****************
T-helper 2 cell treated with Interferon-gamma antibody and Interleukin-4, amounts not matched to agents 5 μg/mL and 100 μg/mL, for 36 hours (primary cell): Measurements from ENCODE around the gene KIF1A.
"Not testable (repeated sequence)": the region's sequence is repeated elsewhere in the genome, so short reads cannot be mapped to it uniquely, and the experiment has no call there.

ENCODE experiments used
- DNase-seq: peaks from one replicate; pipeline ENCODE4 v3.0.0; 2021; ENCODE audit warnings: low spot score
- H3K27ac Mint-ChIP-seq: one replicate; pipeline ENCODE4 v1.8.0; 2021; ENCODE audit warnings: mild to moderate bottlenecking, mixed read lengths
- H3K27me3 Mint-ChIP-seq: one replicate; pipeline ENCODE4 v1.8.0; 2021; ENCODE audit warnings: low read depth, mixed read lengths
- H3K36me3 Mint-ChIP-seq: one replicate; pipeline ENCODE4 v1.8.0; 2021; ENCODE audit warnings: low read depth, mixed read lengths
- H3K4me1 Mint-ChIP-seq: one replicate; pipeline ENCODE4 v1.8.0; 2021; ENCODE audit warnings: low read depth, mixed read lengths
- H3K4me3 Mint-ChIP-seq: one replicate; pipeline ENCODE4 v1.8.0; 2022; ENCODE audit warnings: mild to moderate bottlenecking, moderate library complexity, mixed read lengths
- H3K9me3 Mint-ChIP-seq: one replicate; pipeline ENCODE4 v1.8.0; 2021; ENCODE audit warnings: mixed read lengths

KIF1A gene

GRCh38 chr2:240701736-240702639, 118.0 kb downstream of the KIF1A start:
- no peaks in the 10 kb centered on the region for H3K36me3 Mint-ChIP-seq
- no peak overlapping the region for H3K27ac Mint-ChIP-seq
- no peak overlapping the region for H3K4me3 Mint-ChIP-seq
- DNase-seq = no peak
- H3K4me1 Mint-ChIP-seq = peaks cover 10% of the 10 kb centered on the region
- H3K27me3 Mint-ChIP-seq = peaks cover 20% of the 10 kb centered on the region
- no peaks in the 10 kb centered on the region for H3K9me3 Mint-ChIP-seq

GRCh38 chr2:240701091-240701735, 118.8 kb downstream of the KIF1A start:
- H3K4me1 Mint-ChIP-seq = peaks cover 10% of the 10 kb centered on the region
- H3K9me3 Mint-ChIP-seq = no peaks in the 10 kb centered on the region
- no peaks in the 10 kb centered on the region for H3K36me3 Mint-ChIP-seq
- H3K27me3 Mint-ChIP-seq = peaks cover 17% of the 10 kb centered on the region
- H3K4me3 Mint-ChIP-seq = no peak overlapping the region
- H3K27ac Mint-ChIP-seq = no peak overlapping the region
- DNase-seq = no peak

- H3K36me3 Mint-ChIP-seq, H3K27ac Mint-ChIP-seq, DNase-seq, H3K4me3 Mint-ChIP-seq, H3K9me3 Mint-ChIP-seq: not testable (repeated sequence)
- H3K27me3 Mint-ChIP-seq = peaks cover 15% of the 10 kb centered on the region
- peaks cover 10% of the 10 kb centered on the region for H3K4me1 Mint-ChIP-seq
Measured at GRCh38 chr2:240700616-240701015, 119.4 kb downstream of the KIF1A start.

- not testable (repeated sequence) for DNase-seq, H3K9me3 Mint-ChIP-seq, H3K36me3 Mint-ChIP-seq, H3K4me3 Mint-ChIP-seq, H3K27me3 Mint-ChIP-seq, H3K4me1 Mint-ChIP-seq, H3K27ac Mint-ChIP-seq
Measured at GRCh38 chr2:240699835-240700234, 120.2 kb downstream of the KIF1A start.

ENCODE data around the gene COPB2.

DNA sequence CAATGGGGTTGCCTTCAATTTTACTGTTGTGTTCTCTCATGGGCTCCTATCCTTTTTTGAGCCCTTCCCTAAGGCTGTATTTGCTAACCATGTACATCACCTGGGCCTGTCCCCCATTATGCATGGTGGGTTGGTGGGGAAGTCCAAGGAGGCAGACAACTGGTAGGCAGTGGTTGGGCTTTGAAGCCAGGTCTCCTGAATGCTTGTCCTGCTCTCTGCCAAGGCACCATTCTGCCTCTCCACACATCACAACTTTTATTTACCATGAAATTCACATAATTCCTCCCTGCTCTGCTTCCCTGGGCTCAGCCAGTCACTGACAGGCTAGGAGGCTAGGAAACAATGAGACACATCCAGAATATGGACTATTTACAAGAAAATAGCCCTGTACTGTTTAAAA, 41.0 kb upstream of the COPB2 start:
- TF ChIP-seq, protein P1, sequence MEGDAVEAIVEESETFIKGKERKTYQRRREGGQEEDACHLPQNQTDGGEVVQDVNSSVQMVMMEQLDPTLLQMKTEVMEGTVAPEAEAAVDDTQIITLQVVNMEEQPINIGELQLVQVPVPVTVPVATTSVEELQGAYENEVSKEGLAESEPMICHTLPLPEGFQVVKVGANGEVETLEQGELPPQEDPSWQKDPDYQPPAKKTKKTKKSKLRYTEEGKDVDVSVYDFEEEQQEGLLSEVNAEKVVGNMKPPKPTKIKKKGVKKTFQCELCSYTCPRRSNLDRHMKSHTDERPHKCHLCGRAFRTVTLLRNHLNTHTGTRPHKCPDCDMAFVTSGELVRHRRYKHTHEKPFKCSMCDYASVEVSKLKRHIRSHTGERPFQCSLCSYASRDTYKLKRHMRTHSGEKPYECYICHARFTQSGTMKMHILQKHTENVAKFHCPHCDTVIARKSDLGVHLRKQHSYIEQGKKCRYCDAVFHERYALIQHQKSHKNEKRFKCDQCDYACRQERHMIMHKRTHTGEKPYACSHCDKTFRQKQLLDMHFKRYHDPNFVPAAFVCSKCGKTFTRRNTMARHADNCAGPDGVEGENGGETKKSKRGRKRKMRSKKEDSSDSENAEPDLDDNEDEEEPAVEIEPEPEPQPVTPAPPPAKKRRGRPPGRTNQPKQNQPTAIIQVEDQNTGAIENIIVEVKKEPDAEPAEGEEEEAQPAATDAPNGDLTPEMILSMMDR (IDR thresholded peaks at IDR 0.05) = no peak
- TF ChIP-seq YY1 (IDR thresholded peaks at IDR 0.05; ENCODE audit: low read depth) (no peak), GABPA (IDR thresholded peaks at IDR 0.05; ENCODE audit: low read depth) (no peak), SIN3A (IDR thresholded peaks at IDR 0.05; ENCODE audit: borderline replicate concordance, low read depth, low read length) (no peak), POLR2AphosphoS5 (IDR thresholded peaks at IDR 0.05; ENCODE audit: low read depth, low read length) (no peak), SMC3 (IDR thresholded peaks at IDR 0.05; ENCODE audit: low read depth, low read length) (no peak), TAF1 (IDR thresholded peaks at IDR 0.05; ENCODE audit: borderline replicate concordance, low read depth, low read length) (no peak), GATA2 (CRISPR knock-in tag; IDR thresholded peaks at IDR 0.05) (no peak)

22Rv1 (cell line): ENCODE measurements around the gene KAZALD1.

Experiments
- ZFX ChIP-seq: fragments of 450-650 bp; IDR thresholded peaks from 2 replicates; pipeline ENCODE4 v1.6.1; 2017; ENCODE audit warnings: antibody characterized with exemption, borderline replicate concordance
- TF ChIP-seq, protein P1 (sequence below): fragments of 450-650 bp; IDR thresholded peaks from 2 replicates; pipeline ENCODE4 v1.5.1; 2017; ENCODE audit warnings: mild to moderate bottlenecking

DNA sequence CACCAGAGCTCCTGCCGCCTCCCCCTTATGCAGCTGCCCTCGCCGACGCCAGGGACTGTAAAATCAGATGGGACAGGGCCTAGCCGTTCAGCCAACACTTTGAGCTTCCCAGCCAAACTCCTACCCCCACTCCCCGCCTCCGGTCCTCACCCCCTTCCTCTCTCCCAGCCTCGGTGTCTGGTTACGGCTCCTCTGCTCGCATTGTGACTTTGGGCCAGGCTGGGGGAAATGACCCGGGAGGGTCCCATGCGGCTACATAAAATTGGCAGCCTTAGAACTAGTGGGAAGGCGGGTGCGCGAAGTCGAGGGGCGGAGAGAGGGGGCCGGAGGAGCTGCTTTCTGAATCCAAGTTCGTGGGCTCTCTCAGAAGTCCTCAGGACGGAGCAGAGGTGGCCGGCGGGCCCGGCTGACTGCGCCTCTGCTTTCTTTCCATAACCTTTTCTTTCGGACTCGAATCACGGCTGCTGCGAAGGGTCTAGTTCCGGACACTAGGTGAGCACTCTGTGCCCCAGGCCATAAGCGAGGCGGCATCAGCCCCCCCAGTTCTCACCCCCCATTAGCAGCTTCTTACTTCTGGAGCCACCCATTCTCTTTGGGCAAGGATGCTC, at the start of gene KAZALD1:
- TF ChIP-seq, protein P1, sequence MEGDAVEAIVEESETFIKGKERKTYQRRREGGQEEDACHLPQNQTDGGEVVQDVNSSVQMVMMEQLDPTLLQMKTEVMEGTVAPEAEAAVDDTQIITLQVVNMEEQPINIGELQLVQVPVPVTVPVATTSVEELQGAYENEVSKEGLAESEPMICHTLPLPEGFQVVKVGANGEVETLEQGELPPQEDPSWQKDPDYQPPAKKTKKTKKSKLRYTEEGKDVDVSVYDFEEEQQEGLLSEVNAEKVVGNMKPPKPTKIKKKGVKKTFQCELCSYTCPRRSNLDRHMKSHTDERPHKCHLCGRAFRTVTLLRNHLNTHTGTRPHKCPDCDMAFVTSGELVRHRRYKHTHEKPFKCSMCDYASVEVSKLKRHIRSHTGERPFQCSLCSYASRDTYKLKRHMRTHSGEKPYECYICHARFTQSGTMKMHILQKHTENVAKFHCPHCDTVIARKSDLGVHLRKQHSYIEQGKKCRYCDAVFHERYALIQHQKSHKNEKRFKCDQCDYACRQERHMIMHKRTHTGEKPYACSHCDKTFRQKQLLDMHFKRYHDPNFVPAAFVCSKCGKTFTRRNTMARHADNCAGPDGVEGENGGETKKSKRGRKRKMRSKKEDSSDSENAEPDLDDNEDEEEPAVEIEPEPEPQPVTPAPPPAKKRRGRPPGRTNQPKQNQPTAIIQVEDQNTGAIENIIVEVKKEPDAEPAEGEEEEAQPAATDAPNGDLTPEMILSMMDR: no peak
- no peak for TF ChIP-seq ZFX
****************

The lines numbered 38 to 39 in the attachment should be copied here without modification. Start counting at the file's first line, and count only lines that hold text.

22Rv1 (cell line): ENCODE measurements around the gene KAZALD1.

Experiments